Louisiana students: How to apply for SNAP and other assistance programs

Over the past two years, Louisiana students have endured not only COVID-19 but several hurricanes as well. Many students have had cutbacks on job hours due to the pandemic and were taken out of their homes due to the last storm, Hurricane Ida, making it hard to stay afloat. 

Louisiana has always had assistance programs such as the Family Independence Temporary Assistance Program, Temporary Assistance for Needy Families and the Supplemental Nutrition Assistance Program. Some of these programs, such as SNAP, have different requirements for college students than for members of the general public.

SNAP provides monthly benefits to help low-income households buy the food they need for good health. The supplemental allotments are loaded onto cards for electronic benefits transfer monthly and ready for use. 

Once the funds are transferred to the card, the student can pay for their groceries at their nearest grocery store that accepts EBT such as Walmart, Rouses Market and many more.

Students can apply for assistance formerly known as food stamps online at the Department of Children and Family Services website and even check to see what other programs for which they are eligible.

According to the DCFS website, in order to be considered for SNAP you must be enrolled at least half-time in an institution of higher education and meet at least one of the requirements: 

  • Be under the age 18 or over 49
  • Physically or mentally unfit
  • Receiving FITAP benefits
  • Employed for an average of at least 20 hours per week and paid for such employment, or if self-employed, employed for an average of at least 20 hours per week and receive weekly earnings at least equal to the federal minimum hourly wage multiplied by 20 hours
  • Participate in a state or federally financed work-study program during the regular school year.

This is the most important difference for SNAP for college students – if you are a work-study student, you must be working in a work-study job to qualify rather than needing to work 20 hours a week. The 20 hours per week requirement still applies if you are working a non-work-study job.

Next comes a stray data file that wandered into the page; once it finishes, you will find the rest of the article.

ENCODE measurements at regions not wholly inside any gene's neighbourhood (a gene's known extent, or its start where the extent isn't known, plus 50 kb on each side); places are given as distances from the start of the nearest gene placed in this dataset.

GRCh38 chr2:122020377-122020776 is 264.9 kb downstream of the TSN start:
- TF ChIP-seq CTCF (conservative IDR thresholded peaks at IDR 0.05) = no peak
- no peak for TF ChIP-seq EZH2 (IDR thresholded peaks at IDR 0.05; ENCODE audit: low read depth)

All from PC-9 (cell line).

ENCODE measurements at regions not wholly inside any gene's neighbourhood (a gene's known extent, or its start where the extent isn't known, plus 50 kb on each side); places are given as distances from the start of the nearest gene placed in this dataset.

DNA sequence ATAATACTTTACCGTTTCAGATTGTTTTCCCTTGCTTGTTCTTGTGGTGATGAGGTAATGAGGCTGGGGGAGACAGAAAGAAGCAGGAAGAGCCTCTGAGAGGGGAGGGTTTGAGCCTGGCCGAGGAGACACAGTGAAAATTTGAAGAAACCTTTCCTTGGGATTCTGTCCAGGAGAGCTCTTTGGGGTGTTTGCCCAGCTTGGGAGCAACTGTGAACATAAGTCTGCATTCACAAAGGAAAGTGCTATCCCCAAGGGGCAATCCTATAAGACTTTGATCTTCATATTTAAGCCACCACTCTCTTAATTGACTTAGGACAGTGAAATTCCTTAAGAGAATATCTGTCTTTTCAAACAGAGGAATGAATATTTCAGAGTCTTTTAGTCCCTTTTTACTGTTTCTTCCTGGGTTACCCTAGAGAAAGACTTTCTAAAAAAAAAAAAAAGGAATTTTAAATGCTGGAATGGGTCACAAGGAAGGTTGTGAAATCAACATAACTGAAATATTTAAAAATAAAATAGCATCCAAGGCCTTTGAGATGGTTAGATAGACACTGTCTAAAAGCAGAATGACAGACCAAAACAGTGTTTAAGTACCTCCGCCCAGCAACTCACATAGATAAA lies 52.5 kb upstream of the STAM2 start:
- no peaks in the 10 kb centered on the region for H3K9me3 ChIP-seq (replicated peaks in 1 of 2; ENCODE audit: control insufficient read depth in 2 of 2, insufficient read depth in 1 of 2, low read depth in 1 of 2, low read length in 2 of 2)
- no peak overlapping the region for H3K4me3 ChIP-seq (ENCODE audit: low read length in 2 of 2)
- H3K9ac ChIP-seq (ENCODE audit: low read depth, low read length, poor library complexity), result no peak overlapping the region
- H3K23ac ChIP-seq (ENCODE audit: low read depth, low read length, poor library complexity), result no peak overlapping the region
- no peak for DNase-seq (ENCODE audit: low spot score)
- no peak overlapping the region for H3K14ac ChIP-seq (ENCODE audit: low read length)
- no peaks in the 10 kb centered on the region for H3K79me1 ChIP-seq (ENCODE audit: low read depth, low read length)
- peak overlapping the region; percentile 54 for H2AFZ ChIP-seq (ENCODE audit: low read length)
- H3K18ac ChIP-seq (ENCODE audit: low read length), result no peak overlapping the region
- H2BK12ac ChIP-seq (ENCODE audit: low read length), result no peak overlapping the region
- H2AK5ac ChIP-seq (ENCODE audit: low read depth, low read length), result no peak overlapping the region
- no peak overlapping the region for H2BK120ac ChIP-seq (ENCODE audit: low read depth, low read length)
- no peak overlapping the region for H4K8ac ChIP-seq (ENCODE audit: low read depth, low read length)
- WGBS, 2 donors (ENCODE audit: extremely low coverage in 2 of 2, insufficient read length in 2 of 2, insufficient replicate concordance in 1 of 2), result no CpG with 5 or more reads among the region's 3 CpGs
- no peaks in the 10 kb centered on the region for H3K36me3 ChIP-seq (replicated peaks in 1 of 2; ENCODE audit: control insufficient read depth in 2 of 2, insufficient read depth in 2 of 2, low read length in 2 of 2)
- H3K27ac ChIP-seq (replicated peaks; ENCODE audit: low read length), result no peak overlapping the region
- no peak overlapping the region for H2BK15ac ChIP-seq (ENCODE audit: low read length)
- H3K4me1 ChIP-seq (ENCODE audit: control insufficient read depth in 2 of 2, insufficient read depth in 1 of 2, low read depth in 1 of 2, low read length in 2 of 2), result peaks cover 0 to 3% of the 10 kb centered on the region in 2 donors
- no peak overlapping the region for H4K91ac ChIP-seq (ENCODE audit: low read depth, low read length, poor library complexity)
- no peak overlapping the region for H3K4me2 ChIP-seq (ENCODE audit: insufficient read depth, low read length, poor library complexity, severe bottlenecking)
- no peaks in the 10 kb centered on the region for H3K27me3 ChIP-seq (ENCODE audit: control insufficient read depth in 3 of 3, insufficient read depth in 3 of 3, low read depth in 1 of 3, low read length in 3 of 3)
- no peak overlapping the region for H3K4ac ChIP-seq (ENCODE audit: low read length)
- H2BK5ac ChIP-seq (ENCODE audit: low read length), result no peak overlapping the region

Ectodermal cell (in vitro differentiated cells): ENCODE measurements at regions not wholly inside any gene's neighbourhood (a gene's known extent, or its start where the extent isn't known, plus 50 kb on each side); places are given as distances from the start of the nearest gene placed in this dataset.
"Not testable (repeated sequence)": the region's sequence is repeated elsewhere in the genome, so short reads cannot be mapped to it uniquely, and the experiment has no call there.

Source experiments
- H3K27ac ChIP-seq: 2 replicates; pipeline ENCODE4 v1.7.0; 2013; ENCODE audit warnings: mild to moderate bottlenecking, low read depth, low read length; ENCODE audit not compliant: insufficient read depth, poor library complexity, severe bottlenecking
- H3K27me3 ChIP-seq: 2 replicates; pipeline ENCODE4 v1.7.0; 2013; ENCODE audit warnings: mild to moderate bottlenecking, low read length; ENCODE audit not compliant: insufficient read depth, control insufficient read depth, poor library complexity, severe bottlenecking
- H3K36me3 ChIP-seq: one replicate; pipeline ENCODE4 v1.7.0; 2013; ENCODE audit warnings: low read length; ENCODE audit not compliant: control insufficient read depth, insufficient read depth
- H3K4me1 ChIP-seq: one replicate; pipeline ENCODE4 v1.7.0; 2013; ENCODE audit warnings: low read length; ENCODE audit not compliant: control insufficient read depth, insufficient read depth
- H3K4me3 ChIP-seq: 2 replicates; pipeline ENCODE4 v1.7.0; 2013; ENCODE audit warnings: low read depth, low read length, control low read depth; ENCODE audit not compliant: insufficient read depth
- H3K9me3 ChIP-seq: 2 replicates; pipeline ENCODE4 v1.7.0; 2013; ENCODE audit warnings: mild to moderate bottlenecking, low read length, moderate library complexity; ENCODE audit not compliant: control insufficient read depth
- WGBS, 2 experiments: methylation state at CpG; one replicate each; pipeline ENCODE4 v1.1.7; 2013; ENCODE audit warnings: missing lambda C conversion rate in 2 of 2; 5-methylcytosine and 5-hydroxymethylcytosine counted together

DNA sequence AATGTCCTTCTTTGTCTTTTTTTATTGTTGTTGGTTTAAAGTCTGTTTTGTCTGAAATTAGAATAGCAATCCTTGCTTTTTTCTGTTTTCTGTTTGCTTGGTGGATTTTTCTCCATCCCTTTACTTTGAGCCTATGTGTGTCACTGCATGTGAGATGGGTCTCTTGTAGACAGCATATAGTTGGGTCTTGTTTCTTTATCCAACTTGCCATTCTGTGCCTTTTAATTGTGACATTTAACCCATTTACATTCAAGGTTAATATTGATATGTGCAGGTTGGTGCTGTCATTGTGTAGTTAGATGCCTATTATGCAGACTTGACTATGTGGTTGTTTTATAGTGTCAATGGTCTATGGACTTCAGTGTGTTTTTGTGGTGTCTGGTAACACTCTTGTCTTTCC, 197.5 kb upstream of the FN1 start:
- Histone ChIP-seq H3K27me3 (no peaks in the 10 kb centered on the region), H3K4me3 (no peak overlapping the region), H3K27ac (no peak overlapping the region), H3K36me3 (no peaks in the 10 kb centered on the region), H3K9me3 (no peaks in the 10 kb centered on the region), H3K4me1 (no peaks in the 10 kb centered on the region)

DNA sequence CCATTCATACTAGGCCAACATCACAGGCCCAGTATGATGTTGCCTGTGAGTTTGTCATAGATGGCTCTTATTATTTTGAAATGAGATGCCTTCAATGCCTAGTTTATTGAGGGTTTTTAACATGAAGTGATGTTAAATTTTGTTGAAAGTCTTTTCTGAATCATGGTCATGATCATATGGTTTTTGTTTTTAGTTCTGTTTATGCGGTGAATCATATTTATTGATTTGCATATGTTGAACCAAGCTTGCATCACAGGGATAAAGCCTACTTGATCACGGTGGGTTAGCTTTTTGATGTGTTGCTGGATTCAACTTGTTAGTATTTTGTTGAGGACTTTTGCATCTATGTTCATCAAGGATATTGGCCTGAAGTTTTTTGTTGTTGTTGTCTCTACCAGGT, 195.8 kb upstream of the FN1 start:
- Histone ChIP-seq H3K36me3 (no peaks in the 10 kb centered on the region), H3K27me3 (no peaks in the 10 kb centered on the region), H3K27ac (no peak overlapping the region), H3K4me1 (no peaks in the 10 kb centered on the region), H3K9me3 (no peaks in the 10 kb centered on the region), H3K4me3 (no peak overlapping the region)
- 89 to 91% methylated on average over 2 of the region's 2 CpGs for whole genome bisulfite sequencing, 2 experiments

To apply, the process will involve setting up an account on the DCFS CAFE Self Service Portal and filling out an application, which can take up to 20 minutes; your progress can be stopped and saved to return later on to finish at any point.  

It asks for critical information such as household income, monthly bill amounts and your social security number. 

After submission, students must fax, email or mail in documents that support all information answered throughout the application. There will be a list with instructions for sending in residential proof, the last four pay stubs if working or a signed document from an employer, proof of citizenship and proof of student enrollment. 

If you don’t have access to a fax machine, there are several businesses that offer the service, in addition to free online faxing services. It can also be mailed from anywhere but only as copies of all the documents and not the originals. 

A student will have a month from the application submission date to send in the paperwork, or the application may be denied unless you contact DCFS before the deadline asking for an extension. If the application is denied due to tardiness, the student will be told to reapply. 

In the cases that are denied due to other reasons, you may apply for redetermination and that will be given on the CAFE Self Service Portal. 

This process of paperwork can take up to a month. Once complete, you will be moved to phase two for an interview that is usually through the phone. You’ll be given a time frame in which to expect your card and can check the status of your application on the CAFE Self Service Portal at any time. 

DCFS customer service can handle all questions and can be reached by email or at 1-888-524-3578 Monday-Friday from 7:30 a.m. to 6 p.m. You can also apply by phone at this number if you are unable to complete an online application.